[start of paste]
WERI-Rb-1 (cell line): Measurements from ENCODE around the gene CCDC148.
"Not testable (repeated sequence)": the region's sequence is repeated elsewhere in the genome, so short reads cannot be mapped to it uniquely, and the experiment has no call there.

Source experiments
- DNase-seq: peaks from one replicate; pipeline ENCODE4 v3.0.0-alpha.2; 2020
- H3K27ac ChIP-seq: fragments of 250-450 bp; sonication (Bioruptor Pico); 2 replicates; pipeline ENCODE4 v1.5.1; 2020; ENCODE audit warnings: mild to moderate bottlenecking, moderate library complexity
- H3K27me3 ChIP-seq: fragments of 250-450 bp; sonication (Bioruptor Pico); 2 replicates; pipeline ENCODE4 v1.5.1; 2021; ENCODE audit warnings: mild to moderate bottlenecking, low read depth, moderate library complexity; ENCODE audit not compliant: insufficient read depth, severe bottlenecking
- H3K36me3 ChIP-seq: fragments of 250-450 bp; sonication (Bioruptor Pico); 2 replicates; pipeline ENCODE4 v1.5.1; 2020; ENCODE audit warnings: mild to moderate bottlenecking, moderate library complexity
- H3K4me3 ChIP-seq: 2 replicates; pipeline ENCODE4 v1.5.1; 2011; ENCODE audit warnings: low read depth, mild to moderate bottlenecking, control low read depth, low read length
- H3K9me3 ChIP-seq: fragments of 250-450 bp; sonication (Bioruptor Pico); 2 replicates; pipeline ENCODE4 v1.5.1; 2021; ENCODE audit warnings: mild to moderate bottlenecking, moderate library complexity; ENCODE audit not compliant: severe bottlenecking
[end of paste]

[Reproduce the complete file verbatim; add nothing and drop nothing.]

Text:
WERI-Rb-1 (cell line): Measurements from ENCODE around the gene CCDC148.
"Not testable (repeated sequence)": the region's sequence is repeated elsewhere in the genome, so short reads cannot be mapped to it uniquely, and the experiment has no call there.

Source experiments
- DNase-seq: peaks from one replicate; pipeline ENCODE4 v3.0.0-alpha.2; 2020
- H3K27ac ChIP-seq: fragments of 250-450 bp; sonication (Bioruptor Pico); 2 replicates; pipeline ENCODE4 v1.5.1; 2020; ENCODE audit warnings: mild to moderate bottlenecking, moderate library complexity
- H3K27me3 ChIP-seq: fragments of 250-450 bp; sonication (Bioruptor Pico); 2 replicates; pipeline ENCODE4 v1.5.1; 2021; ENCODE audit warnings: mild to moderate bottlenecking, low read depth, moderate library complexity; ENCODE audit not compliant: insufficient read depth, severe bottlenecking
- H3K36me3 ChIP-seq: fragments of 250-450 bp; sonication (Bioruptor Pico); 2 replicates; pipeline ENCODE4 v1.5.1; 2020; ENCODE audit warnings: mild to moderate bottlenecking, moderate library complexity
- H3K4me3 ChIP-seq: 2 replicates; pipeline ENCODE4 v1.5.1; 2011; ENCODE audit warnings: low read depth, mild to moderate bottlenecking, control low read depth, low read length
- H3K9me3 ChIP-seq: fragments of 250-450 bp; sonication (Bioruptor Pico); 2 replicates; pipeline ENCODE4 v1.5.1; 2021; ENCODE audit warnings: mild to moderate bottlenecking, moderate library complexity; ENCODE audit not compliant: severe bottlenecking